Stacey Pelinka’s playing has been praised not only for its beautiful tone luscious, liquid and fluid, but also for its exquisitely focused and precise pacing, gracefulness and poise. -- San Francisco Classical Voice.
That’s not surprising. Movement and music are both important for Stacey.
For as long as she can remember, Stacey was interested in the arts, all of them. She read children’s books about the arts and became captivated by those about ballet dancers. Just like the girls in the books, she imagined herself wearing beautiful ballet shoes, having a successful career and growing up to be independent and self-supporting.
Stacey lived in Sunnyvale, went to public school in Cupertino, and rode the train to San Mateo (doing her homework en route) in order to take ballet lessons from a former Joffrey dancer in a small but professional ballet school. She went as far as she could, but apparently Stacey didn’t have the “right” kind of body. When she was about 15 years old, she was told, “It was not really going to happen.”
Luckily, she had been playing the piano and flute since she was 9 years old. From the very beginning she could make a note on the flute. She knew that was impressive, but somehow it didn’t impress her. She describes herself as having been a dilettante, one who did everything and took nothing seriously.
After high school, still unsure about what she wanted to do; she decided to try something completely different. Maybe she could be an academic. When she discovered that the music library at Cornell had letters written in Polish, by Chopin no less, off she went, across the country to Ithaca. She was pretty homesick the first year, but it got better even though it became apparent that academia and she were not the right fit.
By chance, Stacey was the only flute player in the department. Whenever a flutist was needed, she was it. Soon she found herself playing the flute all the time. She wasn’t sure about her technique and knew she would have some catching up to do if she wanted to play the flute professionally, but that didn’t deter her. She was sure that playing the flute was what she wanted to do. She didn’t even weigh the pros and cons of being a professional musician. She knew it was her vocation. To her, it seemed that music and the flute had chosen her.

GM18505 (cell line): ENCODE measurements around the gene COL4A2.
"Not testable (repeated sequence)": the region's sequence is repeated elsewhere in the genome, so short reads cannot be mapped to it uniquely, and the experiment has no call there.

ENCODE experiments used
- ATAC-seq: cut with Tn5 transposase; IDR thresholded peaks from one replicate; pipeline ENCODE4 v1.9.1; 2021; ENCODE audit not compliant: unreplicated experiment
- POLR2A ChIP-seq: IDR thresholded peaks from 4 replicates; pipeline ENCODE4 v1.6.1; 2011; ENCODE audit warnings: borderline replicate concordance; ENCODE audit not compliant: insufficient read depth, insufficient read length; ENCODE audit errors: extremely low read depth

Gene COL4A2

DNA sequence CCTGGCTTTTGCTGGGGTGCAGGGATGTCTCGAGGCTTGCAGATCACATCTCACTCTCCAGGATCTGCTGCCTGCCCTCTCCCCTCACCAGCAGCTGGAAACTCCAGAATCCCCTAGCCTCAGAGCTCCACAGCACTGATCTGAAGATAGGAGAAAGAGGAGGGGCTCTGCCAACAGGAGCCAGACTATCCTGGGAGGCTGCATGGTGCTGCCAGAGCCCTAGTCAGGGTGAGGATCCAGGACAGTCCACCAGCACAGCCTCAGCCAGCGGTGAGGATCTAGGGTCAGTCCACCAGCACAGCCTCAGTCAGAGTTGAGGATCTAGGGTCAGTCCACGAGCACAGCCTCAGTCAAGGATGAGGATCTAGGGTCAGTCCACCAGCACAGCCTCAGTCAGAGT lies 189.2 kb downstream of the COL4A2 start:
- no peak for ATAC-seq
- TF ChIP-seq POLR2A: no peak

After returning to California, Stacey met Lisa Byrnes, another flutist. They played together in orchestras and became good friends. Lisa was one of the founding members of Left Coast, and Stacey attended a Left Coast concert to hear her friend play. She came away impressed by the musicianship of the group and its programming. She liked that the pieces in Left Coast’s concerts were organized around a theme. When Lisa left for Salt Lake City to join the Utah Symphony Orchestra, Stacy started playing with Left Coast.
Quite soon after she began playing with Left Coast, Stacey played two of the pieces she’s playing on tonight’s program ---Takemitsu’s Toward the Sea and Crumb’s Voice of the Whale. She likes them both. “Each is very beautiful in its way. The Takemitsu is gentle, evocative and perhaps the more serious of the two.” She describes the Crumb as being quirky. “It requires extended techniques: the players sing; play harmonics that evoke sounds from long-ago eons; wear black masks; and are immersed in blue light”---as if they were whales themselves. ”The score is filled with extensive notes for the players and is, itself, graphic and beautiful. Each page of the score could be a work of art.”
A page from Crumb’s Vox Balaenae (Voice of the Whale) score
When Stacey began studying the Feldenkrais Method in 1994, movement re-entered her life. The goal of the method is to help people become more aware of themselves by teaching them how to focus on the ways they move. In 2005, she became a professional Feldenkrais teacher. On her Feldenkrais website site, she writes, “Everyone – from a small child with cerebral palsy to a master musician – has the potential to change and improve…. A Feldenkrais lesson is not a passive experience….The practitioner [creates} an environment in which the student actively learns…. Learning takes place at both intellectual and sensory levels, much as it does for an athlete and musician.” Moshe Feldenkrais, a physicist, engineer, cartographer, inventor, and black belt in Judo developed the method to help him recover from a jiu jitsu injury. He is often quoted, and apparently he once proclaimed, “Movement is life.” Below is an anecdote about Stacey’s playing that, in a sense, supports that claim.
A reviewer described a piece for solo flute played by Stacey as one without “much music to wring from an eight-minute series of unpitched blowing, with occasional microtonal bending, or tones that land somewhere in the nether realms between the 12 pitches in the chromatic scale piece. It is an abuse of an audience’s patience. Either you work hard to stay with it or you zone out, or meditate.” But, it “does have a nearly imperceptible pulse” that was made “abundantly clear by Stacey Pelinka’s control of pacing. “The result was revealing. The on/off alternations …became salient…and the windy non-tones infused the gentle waves of sounds and silence…. The pulse that emerged…transcended the flute altogether and became a metaphor for life.” (Jeff Rosenfeld, San Francisco Classical Voice)
Author: By Marilyn Zivian, Member, LCCE Board of Directors. Based on an interview with Stacey Pelinka in December 2012.